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I have been investigating for some time now a way to prevent my user from accidently entering a data directory of my application.

My application uses a folder to store a structured project. The folder internal structure is critic and should not be messed up. I would like my user to see this folder as a whole and not be able to open it (like a Mac bundle).

Is there a way to do that on Windows?

Edit from current answers

Of course I am not trying to prevent my users from accessing their data, just protecting them from accidentally destroying the data integrity. So encryption or password protection are not needed.

Thank you all for your .Net answers but unfortunately, this is mainly a C++ project without any dependency to the .Net framework.

The data I am mentioning are not light, they are acquired images from an electronic microscope. These data can be huge (~100 MiB to ~1 GiB) so loading everything in memory is not an option. These are huge images so the storage must provide a way to read the data incrementally by accessing one file at a time without loading the whole archive in memory.

Besides, the application is mainly legacy with some components we are not even responsible of. A solution that allows me to keep the current IO code is preferable.

Shell Extension looks interesting, I will investigate the solution further.

LarryF, can you elaborate on Filter Driver or DefineDOSDevice ? I am not familiar with these concepts.

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Can you shed some light on what language/environment you are in? –  Tomalak Dec 12 '08 at 19:31
    
Of course, updated the answer –  Vincent Robert Dec 13 '08 at 14:55

10 Answers 10

Inside, or outside of your program?

There are ways, but none of them easy. You are probably going to be looking at a Filter Driver on the file system.

Larry

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There are a couple things that you could do:

One thing is that you could create a FolderView Windows Shell Extension that would create a custom view for your critical folder. By creating a custom FolderView you could make the folder just blank white with one line of text "Nothing to see here", or you could do something more complication like the GAC viewer which uses this same method. This method would be fairly complex, but this complexity can be mitigated by using something like this CodeProject article's library as a base.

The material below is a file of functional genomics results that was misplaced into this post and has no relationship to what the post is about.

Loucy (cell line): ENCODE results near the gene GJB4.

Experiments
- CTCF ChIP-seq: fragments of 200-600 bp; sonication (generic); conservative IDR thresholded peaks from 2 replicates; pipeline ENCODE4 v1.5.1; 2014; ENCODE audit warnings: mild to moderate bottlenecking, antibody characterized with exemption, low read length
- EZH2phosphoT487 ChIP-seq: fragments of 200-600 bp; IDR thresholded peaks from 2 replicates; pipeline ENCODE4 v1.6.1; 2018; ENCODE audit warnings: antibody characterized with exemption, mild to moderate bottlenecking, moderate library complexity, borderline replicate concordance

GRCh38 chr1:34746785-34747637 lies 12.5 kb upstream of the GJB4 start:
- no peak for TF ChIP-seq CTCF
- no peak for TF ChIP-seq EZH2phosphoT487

Another solution would be to do ZIP Virtual Filesystem, this would require you to replace any code that uses System.IO directly to use something else. ASP.NET 2.0 did this for this exact reason and you could build ontop of that pretty easily, take a look at this MSDN Article on implementing a VirtualPathProvider.

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It looks like this is mostly for ASP.NET, but he didn't mention anything about ASP, or .NET... The ideas are good, however. –  LarryF Dec 12 '08 at 20:42

If you take the ZIP file aproach, (which I considered for you, but didn't mention it) I would suggest using the deflate algorithm, but use your own File System... Look at something like the TAR format. Then, just write your code to pass ALL I/O past the Inflate/Deflate algorithms as they get written to disk. I wouldn't use the ZIP "FORMAT", as it's far too easy look at the file, find the PK as the first two bytes, and unzip your file....

Just IMHO...

I like Joshperry's suggestions best.

Of course, you can also write a device driver that stores all your data inside a single file, but again, we're looking at a driver. (I'm not certain you could implement it outside of a driver.. You PROBABLY can, and inside your program call DefineDOSDevice, giving it a name that only your code has access to, and it will be seen as a normal file system.). I'll play with some ideas, and if they work, I'll shoot you a sample. Now you got me interested... :)

Larry

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Structured Storage was designed for the scenario that you describe: